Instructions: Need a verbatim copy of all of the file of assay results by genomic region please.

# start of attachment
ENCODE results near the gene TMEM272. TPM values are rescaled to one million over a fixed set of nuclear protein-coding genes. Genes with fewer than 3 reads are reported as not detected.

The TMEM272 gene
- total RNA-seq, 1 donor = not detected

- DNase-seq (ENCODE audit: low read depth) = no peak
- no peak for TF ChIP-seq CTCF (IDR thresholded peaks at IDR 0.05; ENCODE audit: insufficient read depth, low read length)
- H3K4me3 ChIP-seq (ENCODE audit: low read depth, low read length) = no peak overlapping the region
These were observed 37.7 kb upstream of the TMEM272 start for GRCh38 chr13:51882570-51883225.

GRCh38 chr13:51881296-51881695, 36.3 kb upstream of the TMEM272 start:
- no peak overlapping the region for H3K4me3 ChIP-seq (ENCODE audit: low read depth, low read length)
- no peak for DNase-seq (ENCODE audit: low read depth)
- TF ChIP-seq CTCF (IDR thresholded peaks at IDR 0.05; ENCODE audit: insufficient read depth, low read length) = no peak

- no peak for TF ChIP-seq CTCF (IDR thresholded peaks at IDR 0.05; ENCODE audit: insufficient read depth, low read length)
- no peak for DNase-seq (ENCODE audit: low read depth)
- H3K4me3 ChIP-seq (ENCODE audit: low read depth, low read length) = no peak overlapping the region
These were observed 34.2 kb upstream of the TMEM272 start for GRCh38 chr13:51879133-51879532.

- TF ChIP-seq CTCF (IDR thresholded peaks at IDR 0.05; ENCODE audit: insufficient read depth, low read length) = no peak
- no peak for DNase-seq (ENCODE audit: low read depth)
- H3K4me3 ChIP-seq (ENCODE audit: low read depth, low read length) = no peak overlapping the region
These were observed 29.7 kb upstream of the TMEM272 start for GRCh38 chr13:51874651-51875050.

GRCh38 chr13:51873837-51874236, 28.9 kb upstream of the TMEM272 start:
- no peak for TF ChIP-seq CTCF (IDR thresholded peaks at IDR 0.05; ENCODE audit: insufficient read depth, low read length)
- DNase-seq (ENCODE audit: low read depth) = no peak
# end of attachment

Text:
ENCODE results near the gene TMEM272. TPM values are rescaled to one million over a fixed set of nuclear protein-coding genes. Genes with fewer than 3 reads are reported as not detected.

The TMEM272 gene
- total RNA-seq, 1 donor = not detected

- DNase-seq (ENCODE audit: low read depth) = no peak
- no peak for TF ChIP-seq CTCF (IDR thresholded peaks at IDR 0.05; ENCODE audit: insufficient read depth, low read length)
- H3K4me3 ChIP-seq (ENCODE audit: low read depth, low read length) = no peak overlapping the region
These were observed 37.7 kb upstream of the TMEM272 start for GRCh38 chr13:51882570-51883225.

GRCh38 chr13:51881296-51881695, 36.3 kb upstream of the TMEM272 start:
- no peak overlapping the region for H3K4me3 ChIP-seq (ENCODE audit: low read depth, low read length)
- no peak for DNase-seq (ENCODE audit: low read depth)
- TF ChIP-seq CTCF (IDR thresholded peaks at IDR 0.05; ENCODE audit: insufficient read depth, low read length) = no peak

- no peak for TF ChIP-seq CTCF (IDR thresholded peaks at IDR 0.05; ENCODE audit: insufficient read depth, low read length)
- no peak for DNase-seq (ENCODE audit: low read depth)
- H3K4me3 ChIP-seq (ENCODE audit: low read depth, low read length) = no peak overlapping the region
These were observed 34.2 kb upstream of the TMEM272 start for GRCh38 chr13:51879133-51879532.

- TF ChIP-seq CTCF (IDR thresholded peaks at IDR 0.05; ENCODE audit: insufficient read depth, low read length) = no peak
- no peak for DNase-seq (ENCODE audit: low read depth)
- H3K4me3 ChIP-seq (ENCODE audit: low read depth, low read length) = no peak overlapping the region
These were observed 29.7 kb upstream of the TMEM272 start for GRCh38 chr13:51874651-51875050.

GRCh38 chr13:51873837-51874236, 28.9 kb upstream of the TMEM272 start:
- no peak for TF ChIP-seq CTCF (IDR thresholded peaks at IDR 0.05; ENCODE audit: insufficient read depth, low read length)
- DNase-seq (ENCODE audit: low read depth) = no peak